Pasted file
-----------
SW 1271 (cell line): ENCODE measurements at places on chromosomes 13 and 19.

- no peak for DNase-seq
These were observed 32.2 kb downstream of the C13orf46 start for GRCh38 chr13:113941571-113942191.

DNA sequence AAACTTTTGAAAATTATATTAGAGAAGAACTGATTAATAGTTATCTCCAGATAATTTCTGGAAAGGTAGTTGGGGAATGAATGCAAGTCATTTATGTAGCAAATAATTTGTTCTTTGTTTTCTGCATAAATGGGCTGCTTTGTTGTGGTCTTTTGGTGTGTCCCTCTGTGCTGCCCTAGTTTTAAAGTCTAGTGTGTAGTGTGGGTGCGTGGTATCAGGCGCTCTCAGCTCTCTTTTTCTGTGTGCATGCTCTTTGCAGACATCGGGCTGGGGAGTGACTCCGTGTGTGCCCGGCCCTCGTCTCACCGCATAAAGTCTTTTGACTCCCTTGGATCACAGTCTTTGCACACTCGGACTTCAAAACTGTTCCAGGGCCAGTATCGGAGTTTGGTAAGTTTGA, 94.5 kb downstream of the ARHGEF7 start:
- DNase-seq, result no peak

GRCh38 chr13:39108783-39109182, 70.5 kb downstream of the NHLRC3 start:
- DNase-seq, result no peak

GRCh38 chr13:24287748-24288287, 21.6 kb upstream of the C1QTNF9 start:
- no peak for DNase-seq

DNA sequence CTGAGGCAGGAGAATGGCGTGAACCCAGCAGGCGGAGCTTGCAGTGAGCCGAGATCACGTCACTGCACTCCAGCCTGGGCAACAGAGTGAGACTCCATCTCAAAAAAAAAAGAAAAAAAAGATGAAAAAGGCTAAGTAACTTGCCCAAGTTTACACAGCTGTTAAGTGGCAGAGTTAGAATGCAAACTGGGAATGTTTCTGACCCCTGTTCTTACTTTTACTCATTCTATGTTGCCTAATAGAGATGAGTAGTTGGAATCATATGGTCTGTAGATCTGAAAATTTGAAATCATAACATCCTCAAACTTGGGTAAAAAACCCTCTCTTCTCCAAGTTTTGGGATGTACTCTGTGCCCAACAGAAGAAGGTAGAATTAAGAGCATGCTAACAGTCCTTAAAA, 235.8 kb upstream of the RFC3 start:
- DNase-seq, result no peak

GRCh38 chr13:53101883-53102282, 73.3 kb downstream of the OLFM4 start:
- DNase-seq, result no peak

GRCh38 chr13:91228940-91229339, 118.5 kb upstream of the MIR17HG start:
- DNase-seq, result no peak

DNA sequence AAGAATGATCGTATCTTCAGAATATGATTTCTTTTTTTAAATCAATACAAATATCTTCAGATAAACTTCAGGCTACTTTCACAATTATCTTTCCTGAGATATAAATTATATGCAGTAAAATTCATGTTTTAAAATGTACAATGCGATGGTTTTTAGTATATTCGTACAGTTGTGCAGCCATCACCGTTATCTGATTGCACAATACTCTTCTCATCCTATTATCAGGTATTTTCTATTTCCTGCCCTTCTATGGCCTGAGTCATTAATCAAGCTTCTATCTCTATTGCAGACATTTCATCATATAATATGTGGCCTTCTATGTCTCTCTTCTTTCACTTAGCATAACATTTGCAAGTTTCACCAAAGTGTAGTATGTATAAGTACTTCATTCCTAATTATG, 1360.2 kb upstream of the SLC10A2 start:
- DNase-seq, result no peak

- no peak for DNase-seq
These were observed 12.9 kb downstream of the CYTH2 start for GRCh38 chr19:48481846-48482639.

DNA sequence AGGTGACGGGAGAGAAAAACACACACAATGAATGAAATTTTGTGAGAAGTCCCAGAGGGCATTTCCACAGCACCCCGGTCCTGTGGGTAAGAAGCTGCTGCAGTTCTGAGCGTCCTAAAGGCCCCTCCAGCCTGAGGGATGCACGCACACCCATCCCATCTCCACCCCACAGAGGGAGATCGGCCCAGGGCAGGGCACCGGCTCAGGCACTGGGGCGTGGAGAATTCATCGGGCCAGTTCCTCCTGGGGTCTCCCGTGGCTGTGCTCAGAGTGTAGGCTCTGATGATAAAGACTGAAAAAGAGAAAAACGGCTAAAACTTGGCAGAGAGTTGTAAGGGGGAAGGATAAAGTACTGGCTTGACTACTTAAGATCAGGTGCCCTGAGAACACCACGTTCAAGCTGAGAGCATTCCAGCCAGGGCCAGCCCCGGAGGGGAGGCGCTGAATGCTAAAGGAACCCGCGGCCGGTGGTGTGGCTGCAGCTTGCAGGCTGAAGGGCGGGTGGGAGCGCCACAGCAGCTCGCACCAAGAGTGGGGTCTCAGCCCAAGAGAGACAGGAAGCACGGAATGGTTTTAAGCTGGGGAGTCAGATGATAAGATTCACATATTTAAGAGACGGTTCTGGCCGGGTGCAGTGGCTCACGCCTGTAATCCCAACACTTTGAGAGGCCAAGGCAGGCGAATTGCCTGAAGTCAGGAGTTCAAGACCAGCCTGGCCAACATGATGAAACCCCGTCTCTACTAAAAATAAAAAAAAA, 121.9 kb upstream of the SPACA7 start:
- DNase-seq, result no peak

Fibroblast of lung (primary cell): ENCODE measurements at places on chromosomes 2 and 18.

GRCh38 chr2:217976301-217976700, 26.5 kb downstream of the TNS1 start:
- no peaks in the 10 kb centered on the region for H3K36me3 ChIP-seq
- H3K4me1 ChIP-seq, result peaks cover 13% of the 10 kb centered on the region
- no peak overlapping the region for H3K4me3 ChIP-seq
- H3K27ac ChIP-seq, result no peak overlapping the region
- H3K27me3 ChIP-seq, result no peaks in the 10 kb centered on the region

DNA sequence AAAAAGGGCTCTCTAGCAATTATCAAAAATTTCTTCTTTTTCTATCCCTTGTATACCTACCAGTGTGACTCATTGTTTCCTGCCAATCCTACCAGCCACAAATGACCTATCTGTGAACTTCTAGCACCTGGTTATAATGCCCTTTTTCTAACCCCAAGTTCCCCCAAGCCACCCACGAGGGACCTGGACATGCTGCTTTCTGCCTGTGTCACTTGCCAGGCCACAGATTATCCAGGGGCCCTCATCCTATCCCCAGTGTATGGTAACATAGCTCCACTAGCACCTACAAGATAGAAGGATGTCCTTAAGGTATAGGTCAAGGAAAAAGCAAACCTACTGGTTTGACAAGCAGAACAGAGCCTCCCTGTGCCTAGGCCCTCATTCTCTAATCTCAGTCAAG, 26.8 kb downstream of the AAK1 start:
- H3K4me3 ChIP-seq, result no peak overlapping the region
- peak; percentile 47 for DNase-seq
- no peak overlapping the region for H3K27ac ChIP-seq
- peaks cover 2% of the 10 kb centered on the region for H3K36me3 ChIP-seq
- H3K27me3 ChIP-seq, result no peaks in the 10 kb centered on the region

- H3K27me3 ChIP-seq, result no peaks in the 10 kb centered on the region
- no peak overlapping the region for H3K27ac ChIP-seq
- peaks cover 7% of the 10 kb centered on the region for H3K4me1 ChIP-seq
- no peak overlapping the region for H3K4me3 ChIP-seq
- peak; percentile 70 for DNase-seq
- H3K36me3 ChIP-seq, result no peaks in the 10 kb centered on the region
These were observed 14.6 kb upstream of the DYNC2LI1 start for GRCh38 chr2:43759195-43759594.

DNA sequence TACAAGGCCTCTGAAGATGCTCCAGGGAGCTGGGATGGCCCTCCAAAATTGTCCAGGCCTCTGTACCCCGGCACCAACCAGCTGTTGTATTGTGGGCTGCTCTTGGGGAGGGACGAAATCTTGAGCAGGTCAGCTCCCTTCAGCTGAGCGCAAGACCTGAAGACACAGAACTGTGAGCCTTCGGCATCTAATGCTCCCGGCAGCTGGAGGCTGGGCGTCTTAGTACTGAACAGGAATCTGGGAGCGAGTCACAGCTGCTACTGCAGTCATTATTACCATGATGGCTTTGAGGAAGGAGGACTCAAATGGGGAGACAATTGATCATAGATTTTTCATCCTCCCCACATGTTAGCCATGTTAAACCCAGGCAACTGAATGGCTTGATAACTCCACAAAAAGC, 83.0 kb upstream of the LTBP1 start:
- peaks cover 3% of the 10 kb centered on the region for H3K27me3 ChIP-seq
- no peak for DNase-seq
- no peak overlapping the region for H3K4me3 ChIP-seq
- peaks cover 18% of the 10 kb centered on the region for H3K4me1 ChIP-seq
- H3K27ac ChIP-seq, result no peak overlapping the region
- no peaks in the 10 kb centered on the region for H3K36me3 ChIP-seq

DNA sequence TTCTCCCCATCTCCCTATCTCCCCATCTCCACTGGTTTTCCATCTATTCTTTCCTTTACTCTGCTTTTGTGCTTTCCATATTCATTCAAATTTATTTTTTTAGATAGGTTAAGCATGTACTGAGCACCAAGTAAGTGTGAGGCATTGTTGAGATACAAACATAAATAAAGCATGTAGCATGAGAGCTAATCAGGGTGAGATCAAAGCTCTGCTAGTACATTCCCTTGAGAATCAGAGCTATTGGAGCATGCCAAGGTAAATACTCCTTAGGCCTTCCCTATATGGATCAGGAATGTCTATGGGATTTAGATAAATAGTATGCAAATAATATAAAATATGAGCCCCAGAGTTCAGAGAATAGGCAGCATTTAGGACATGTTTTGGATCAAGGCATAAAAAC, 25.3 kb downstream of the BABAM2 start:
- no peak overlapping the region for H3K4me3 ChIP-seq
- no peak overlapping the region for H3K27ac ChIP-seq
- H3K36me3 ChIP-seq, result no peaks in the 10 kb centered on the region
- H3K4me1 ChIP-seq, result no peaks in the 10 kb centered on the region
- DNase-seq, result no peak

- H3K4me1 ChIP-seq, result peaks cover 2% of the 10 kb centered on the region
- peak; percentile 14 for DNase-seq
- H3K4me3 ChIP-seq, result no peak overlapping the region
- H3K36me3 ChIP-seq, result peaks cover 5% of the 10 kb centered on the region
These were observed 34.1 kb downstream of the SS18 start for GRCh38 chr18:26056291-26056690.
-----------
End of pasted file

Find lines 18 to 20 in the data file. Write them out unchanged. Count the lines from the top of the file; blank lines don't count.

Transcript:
- no peak for DNase-seq
These were observed 12.9 kb downstream of the CYTH2 start for GRCh38 chr19:48481846-48482639.

DNA sequence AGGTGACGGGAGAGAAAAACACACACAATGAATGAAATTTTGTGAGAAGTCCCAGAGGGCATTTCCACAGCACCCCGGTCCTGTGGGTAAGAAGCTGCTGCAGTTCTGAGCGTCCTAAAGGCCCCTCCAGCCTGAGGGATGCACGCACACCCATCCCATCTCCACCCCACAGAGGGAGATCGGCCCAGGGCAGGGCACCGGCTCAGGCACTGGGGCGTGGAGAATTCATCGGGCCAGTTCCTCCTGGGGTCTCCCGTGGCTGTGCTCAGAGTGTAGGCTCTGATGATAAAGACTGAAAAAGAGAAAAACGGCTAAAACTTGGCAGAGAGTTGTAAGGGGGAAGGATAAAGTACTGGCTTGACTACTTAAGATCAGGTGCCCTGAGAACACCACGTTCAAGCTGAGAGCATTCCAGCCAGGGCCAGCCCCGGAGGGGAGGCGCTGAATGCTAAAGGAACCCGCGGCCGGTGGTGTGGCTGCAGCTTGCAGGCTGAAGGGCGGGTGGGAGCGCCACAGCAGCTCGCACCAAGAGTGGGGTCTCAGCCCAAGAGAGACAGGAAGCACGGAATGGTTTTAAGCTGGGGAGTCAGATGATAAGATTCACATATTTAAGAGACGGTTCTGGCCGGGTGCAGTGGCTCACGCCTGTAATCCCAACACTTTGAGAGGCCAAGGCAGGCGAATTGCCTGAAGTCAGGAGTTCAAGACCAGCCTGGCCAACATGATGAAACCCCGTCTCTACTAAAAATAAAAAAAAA, 121.9 kb upstream of the SPACA7 start: